‘There must be a compromise in every negotiation’
The priority for many young people who get into university is to get their qualifications and make strategic connections to carry into their careers. But Thandeka Tshabalala (23), a fourth-year Bachelor of Commerce in accounting student at the Nelson Mandela Metropolitan University (NMMU), is no ordinary young person.
She comes from a highly political family. Her mother and close family friends, explains Tshabalala, have always been loyal supporters of the ANC. Her mother’s membership opened the door for Tshabalala and her siblings to understand the inner workings of politics from a young age.
“To us it has been interesting to be exposed to the ANC Youth League from such a young age, attending political meetings and understanding societal issues,” she said.
The second of four children, Tshabalala was born in Katlehong, Ekurhuleni. She went to a Model C school in Pretoria, an experience that always reminded her that she was not only black, but also a woman.
“Having gone to a Model C school you get to realise that the class question plays a major role to you as a black child and as a female,” she says. “It was always about trying to uplift women or trying to uplift a black child.”
Race and gender were built into how opportunities were allocated in her high school.
“What I have realised is that when I was in high school, most of the opportunities I received were either because of my skin colour or because of my gender,” she said.
But Tshabalala was determined to change this outlook when she got to university. Her plan was to contribute to the alleviation of the plight of her fellow students through her involvement in student politics.
When the time for university came, NMMU was the only choice for Tshabalala. It offered something that other universities in Gauteng could not give her, despite their close proximity to home.
“One of the reasons I came to the Eastern Cape is because Gauteng is a fairly developed province and I wanted to see the other side of life,” she said. “I wanted to meet people from different backgrounds, people from rural areas and people who are deeply rooted in culture and learn things I couldn’t learn as a teenager growing up in the township and the suburbs.”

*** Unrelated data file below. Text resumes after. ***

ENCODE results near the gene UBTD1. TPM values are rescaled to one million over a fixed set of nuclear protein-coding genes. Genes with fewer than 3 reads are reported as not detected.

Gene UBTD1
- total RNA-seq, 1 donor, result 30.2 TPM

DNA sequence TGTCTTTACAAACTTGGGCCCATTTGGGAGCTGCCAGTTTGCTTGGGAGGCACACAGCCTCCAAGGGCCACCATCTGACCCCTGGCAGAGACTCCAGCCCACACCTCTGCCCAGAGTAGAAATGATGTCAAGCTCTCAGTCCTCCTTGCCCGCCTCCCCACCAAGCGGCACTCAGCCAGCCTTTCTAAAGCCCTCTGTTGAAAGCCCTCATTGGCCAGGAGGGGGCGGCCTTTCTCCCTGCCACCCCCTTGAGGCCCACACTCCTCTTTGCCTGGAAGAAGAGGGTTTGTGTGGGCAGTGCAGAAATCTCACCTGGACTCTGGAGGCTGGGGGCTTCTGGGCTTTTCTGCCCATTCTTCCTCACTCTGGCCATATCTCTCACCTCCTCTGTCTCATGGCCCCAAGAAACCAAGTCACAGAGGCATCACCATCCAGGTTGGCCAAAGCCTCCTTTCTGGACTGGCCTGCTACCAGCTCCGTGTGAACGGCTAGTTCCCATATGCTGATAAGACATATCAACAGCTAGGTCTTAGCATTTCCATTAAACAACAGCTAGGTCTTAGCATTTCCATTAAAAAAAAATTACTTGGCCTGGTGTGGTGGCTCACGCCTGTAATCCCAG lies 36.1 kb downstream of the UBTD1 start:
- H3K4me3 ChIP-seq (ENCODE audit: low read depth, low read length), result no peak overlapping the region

She decided to join the SA Student Congress (Sasco) to get involved in student politics. She is now the Eastern Cape provincial deputy secretary of Sasco and a former student representative council member.
Tshabalala was part of the first national #FeesMustFall protest in 2015. She explains that free education has always been a Sasco project. “The issue of fees that must fall has always been a historical call by us,” said Tshabalala. “If you look back in history, we [Sasco] have always spoken about free education, since 1991, but other organisations were reluctant to believe that it was possible.”
She explains that the campaign was important to ensure that going to university was not a privilege and that any South African, irrespective of their financial status, can go to university.
Tshabalala was arrested at the height of the #FeesMustFall protest for involvement in an illegal protest, a case which was later struck off the court roll. When she got to the police station following her arrest, Tshabalala used her one phone call to inform her mother.
“That night my mother did not sleep, she was so depressed,” she said. “She said she was reliving apartheid again...” But the experience was just as scary for Tshabalala. “I saw the reality of my life when I was sitting in the cell, alone,” said Tshabalala. “It was one of the scariest moments of my life, it was depressing, actually.”
Tshabalala also pointed out that it was not justifiable to burn university property in the name of free education.
Tshabalala acknowledges that if she had had it her way, she would have done things differently.
“I don’t necessarily have regrets, but I would have wished for us to have a more pragmatic approach than we did in 2015,” she said. “In every negotiation, there must be a compromise.
“We had a successful mediation process and I wish that we were able to convince more students to take what was given to us at that mediation to mitigate things that came later,” she said.
When the mediation process failed, the university adopted e-learning for students to make up for all the lost time and to complete the academic year. This system of learning meant that students had to complete the rest of their curriculums on their own, a situation that could have been avoided.
“If we had a pragmatic approach, we would have been a voice of reason.”
PRAGMATIC Thandeka Tshabalala